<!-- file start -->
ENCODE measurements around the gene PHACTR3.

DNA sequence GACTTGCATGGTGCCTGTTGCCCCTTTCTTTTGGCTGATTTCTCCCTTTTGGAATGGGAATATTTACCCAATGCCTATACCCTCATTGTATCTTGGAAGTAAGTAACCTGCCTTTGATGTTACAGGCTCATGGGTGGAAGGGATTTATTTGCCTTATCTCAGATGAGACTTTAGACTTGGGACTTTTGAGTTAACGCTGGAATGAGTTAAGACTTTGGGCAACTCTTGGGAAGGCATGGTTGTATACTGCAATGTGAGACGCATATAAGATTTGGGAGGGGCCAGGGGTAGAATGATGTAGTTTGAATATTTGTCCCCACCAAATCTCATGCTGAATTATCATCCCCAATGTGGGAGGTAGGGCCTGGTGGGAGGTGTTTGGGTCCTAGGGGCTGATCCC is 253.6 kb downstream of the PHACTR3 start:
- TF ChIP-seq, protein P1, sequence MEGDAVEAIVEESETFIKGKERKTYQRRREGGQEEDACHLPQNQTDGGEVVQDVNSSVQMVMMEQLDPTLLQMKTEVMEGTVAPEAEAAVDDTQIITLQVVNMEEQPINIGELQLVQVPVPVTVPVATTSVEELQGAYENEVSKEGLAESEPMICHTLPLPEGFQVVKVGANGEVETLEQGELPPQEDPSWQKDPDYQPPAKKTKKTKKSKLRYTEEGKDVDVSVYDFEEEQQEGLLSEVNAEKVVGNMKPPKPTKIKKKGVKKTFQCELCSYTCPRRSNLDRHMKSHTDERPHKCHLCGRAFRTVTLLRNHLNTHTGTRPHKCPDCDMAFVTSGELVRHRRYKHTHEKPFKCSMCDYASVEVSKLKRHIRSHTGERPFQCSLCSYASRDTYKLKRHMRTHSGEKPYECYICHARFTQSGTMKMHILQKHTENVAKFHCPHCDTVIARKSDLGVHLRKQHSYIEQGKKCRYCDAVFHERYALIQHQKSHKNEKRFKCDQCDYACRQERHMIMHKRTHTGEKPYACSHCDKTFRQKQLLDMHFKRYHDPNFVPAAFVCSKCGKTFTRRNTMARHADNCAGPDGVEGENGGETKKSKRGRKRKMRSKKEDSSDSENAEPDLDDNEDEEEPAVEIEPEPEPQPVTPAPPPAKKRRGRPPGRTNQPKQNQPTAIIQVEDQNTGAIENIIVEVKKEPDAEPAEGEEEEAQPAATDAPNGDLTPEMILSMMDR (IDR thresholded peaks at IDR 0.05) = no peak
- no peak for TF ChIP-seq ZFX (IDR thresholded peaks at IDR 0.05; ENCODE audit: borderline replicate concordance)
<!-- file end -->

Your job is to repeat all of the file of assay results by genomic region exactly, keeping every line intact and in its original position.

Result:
ENCODE measurements around the gene PHACTR3.

DNA sequence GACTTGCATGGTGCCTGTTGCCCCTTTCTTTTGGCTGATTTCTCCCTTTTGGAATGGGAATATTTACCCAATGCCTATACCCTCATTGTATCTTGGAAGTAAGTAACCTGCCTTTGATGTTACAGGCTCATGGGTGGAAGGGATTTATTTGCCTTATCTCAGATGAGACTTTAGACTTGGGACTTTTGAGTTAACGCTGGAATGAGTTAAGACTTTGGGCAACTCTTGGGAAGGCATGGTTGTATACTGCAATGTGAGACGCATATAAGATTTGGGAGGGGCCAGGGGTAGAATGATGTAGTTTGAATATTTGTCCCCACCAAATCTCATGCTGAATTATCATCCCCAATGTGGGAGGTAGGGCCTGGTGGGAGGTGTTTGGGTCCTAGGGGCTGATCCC is 253.6 kb downstream of the PHACTR3 start:
- TF ChIP-seq, protein P1, sequence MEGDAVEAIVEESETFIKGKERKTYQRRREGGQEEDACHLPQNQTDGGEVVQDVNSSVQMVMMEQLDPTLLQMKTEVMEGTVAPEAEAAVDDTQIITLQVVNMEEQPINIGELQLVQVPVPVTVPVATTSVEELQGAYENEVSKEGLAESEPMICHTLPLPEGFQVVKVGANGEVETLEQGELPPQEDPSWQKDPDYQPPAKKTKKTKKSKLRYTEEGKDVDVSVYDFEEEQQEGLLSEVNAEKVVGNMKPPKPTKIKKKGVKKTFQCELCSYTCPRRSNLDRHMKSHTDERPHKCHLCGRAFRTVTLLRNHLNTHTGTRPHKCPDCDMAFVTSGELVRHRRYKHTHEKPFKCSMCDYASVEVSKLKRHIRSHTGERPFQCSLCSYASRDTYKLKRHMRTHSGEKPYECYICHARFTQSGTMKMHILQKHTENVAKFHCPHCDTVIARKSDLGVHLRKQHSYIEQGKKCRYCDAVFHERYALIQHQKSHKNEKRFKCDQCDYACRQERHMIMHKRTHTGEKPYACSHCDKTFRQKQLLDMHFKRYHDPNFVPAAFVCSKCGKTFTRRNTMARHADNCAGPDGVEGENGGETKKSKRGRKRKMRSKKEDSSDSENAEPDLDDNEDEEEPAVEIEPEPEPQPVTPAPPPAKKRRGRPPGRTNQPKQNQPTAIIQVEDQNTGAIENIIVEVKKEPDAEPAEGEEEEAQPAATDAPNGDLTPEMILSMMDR (IDR thresholded peaks at IDR 0.05) = no peak
- no peak for TF ChIP-seq ZFX (IDR thresholded peaks at IDR 0.05; ENCODE audit: borderline replicate concordance)